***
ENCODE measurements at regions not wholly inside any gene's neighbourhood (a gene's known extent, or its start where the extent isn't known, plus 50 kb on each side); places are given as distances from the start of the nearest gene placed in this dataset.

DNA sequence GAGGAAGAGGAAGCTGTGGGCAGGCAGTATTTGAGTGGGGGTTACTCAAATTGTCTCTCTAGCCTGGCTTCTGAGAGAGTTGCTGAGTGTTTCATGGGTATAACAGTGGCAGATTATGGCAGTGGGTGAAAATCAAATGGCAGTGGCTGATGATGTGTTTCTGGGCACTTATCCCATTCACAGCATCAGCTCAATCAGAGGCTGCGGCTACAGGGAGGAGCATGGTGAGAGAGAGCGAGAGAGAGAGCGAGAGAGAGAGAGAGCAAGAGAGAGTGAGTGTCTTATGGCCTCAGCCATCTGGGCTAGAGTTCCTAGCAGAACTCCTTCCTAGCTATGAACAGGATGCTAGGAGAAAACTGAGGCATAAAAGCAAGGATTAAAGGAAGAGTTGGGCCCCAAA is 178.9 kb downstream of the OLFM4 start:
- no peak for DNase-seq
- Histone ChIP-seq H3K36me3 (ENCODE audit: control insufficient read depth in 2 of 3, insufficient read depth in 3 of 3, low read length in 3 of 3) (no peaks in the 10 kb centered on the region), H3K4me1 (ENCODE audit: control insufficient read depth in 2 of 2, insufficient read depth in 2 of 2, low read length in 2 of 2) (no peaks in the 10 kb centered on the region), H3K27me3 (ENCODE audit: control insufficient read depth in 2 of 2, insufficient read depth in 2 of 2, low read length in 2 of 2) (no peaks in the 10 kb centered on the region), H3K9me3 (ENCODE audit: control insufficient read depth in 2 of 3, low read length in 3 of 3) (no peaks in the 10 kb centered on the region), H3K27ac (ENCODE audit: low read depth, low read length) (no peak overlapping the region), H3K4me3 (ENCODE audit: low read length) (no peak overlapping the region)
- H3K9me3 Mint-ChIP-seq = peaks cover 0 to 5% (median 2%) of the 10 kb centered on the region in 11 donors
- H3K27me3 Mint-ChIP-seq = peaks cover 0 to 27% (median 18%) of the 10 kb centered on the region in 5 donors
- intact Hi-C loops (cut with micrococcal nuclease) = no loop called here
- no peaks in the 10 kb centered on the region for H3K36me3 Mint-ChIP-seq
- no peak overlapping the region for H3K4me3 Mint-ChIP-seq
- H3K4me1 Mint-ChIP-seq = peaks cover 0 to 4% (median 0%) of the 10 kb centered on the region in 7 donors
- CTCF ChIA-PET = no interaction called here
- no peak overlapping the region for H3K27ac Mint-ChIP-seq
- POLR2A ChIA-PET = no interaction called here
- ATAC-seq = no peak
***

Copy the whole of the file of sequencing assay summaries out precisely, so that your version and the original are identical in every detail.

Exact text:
ENCODE measurements at regions not wholly inside any gene's neighbourhood (a gene's known extent, or its start where the extent isn't known, plus 50 kb on each side); places are given as distances from the start of the nearest gene placed in this dataset.

DNA sequence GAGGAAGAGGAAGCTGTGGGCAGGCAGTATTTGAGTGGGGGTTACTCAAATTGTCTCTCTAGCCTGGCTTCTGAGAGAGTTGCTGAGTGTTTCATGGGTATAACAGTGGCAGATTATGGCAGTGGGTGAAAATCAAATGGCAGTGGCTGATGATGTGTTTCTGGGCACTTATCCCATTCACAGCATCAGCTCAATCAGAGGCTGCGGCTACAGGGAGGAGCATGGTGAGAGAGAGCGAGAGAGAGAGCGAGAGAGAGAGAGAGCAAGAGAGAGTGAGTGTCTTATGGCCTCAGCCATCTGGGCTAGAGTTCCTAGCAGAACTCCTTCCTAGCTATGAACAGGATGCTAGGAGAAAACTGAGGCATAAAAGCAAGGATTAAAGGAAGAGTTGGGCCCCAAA is 178.9 kb downstream of the OLFM4 start:
- no peak for DNase-seq
- Histone ChIP-seq H3K36me3 (ENCODE audit: control insufficient read depth in 2 of 3, insufficient read depth in 3 of 3, low read length in 3 of 3) (no peaks in the 10 kb centered on the region), H3K4me1 (ENCODE audit: control insufficient read depth in 2 of 2, insufficient read depth in 2 of 2, low read length in 2 of 2) (no peaks in the 10 kb centered on the region), H3K27me3 (ENCODE audit: control insufficient read depth in 2 of 2, insufficient read depth in 2 of 2, low read length in 2 of 2) (no peaks in the 10 kb centered on the region), H3K9me3 (ENCODE audit: control insufficient read depth in 2 of 3, low read length in 3 of 3) (no peaks in the 10 kb centered on the region), H3K27ac (ENCODE audit: low read depth, low read length) (no peak overlapping the region), H3K4me3 (ENCODE audit: low read length) (no peak overlapping the region)
- H3K9me3 Mint-ChIP-seq = peaks cover 0 to 5% (median 2%) of the 10 kb centered on the region in 11 donors
- H3K27me3 Mint-ChIP-seq = peaks cover 0 to 27% (median 18%) of the 10 kb centered on the region in 5 donors
- intact Hi-C loops (cut with micrococcal nuclease) = no loop called here
- no peaks in the 10 kb centered on the region for H3K36me3 Mint-ChIP-seq
- no peak overlapping the region for H3K4me3 Mint-ChIP-seq
- H3K4me1 Mint-ChIP-seq = peaks cover 0 to 4% (median 0%) of the 10 kb centered on the region in 7 donors
- CTCF ChIA-PET = no interaction called here
- no peak overlapping the region for H3K27ac Mint-ChIP-seq
- POLR2A ChIA-PET = no interaction called here
- ATAC-seq = no peak